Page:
Unsolicited Endorsement: The People’s Perk

The People's Perk brings coffee, art, and community to Mendenhall Street in Greensboro.

During my undergrad years at UNCG — a time for me of free thought, free love and philosophical maximalism — Tate Street Coffee’s jazz nights were my syncopated paradise.

Fast-forward a couple years, to my more cynical College Hill Sundries days, and I’d often find myself slugging down a PBR on the patio there, staring wistfully across Mendenhall Street. You see, on those sultry summer evenings, groups of skater kids too young for the dive scene would roof-sit on the vacant building across from College Hill and stare back.

That exchange was what I would come to know from MJ Zaborowska’s writings as a “gulf of otherness between cultures and individuals.”

The People’s Perk, a community-oriented coffee joint, now inhabits that same white cinderblock structure on Mendenhall Street — and explicitly challenges any “gulf of otherness” that might exist between its customers.

I, for one, sense an atmosphere of community solidarity emanating from the Perk as soon as I arrive. Bright flowers and a charming hand-painted sign adorn the walkway to the spacious shop area, where co-proprietors Nancy Lenk and Karen Archia have been slinging coffee since October 2013.

Lenk and Archia generated the idea for a joint-run coffee shop as both navigated a transition away from the non-profit world. Still, the two women rack up an impressive list of non-profit organizing experience, including longtime work for the fair housing and labor movements. Now, Lenk volunteers with the Creative Aging Network.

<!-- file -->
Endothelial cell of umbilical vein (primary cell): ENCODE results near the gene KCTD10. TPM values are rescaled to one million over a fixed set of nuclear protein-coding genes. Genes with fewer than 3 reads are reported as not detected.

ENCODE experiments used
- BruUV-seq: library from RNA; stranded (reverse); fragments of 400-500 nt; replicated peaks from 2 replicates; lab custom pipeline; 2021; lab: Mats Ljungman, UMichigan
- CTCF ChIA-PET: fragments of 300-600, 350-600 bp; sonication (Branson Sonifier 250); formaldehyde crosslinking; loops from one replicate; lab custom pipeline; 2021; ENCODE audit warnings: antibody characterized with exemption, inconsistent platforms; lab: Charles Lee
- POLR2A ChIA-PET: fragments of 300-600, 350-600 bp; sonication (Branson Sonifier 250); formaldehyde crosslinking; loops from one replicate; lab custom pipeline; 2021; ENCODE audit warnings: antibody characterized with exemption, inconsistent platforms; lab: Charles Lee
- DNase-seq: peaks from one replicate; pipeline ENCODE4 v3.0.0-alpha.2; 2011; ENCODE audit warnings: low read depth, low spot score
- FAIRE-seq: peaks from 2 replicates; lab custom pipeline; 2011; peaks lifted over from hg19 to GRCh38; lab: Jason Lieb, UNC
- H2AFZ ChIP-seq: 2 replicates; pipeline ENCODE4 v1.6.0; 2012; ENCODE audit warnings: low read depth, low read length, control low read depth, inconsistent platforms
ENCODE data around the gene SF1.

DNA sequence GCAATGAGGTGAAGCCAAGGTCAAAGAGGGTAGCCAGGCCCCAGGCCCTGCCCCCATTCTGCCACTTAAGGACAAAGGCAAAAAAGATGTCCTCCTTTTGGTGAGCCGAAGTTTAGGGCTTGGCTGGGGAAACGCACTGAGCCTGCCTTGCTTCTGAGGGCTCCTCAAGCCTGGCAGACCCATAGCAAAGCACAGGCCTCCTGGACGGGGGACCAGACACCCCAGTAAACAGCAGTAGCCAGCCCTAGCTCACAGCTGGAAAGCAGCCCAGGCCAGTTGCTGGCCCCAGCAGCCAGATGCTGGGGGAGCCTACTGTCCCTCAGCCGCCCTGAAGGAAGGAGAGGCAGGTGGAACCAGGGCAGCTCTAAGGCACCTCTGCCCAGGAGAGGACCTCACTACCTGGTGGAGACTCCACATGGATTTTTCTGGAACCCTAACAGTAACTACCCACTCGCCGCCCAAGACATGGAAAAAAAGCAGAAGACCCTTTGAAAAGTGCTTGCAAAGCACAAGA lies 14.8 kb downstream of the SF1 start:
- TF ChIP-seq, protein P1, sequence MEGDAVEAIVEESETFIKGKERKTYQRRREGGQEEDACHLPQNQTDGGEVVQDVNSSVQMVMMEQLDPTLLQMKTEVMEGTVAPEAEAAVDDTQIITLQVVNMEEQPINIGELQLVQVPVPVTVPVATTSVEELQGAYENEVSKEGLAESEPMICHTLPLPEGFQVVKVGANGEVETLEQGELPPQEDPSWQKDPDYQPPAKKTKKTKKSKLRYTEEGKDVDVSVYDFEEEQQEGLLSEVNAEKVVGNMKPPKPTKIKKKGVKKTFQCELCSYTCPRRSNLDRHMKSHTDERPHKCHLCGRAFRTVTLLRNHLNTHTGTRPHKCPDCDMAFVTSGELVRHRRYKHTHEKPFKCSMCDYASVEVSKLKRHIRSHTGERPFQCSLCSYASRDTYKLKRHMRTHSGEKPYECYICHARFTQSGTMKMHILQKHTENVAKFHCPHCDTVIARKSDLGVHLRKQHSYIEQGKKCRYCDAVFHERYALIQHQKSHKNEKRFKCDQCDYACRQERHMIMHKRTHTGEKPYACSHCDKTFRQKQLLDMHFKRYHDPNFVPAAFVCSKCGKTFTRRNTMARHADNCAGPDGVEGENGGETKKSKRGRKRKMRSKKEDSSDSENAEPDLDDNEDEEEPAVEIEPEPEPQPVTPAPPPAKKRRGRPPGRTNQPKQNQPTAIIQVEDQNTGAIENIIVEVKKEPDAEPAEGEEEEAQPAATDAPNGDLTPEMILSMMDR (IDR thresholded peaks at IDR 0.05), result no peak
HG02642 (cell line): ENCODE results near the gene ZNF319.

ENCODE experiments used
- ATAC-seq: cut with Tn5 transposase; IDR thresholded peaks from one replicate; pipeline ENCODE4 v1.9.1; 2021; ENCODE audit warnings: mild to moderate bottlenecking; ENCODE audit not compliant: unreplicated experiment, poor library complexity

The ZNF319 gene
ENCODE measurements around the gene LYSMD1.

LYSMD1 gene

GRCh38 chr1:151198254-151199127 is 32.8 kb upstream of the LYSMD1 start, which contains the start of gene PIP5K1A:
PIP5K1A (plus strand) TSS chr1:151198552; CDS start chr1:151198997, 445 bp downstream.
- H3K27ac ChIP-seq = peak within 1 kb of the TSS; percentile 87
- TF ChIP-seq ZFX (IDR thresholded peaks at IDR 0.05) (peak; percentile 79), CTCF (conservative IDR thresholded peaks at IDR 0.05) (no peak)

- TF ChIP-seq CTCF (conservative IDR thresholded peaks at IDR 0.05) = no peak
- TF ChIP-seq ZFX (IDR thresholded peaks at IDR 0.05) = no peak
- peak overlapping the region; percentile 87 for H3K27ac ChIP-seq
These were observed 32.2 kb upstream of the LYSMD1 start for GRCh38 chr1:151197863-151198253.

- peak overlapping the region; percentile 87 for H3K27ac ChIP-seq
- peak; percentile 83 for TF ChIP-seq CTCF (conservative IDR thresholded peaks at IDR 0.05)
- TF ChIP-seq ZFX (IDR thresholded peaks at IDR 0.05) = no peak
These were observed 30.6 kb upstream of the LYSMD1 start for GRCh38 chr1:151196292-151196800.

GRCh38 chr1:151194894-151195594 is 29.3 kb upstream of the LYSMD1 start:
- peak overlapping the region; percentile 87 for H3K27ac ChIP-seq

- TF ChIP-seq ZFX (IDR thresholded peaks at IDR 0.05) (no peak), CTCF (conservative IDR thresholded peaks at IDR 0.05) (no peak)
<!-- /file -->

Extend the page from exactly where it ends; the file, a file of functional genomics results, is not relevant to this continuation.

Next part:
In keeping with the duo’s history of a community-building business ethic, Lenk said the People’s Perk exists in part to “encourage people to have conversations about social justice issues” in a safe and comfortable space.

“We believe everyone can create,” Lenk said.

The Perk backs up Lenk’s vision with a separate studio room where customers can paint, and with a shared art and writing book open for community use. By treating its patrons as “citizen artists,” the People’s Perk manages to create the kind of rare magic that can leave you feeling creatively recharged after spending time within its walls.

Let’s be real: Where else in Greensboro can you find a haul of greasy goodness fresh from Donut World daily — along with Diego Rivera posters and handmade patches in support of Black Lives Matter?

Plus, the People’s Perk strong “female owned and operated” presence stands out in the Greensboro coffeehouse scene.

Besides coffee, the last item I purchased there was a greeting card that quotes Rose Schneiderman. I relish its words, which echo the People’s Perk’s characteristic feel.

”What the woman who labors wants is the right to live, not simply exist,” it says.… “The worker must have bread, but she must have roses, too.”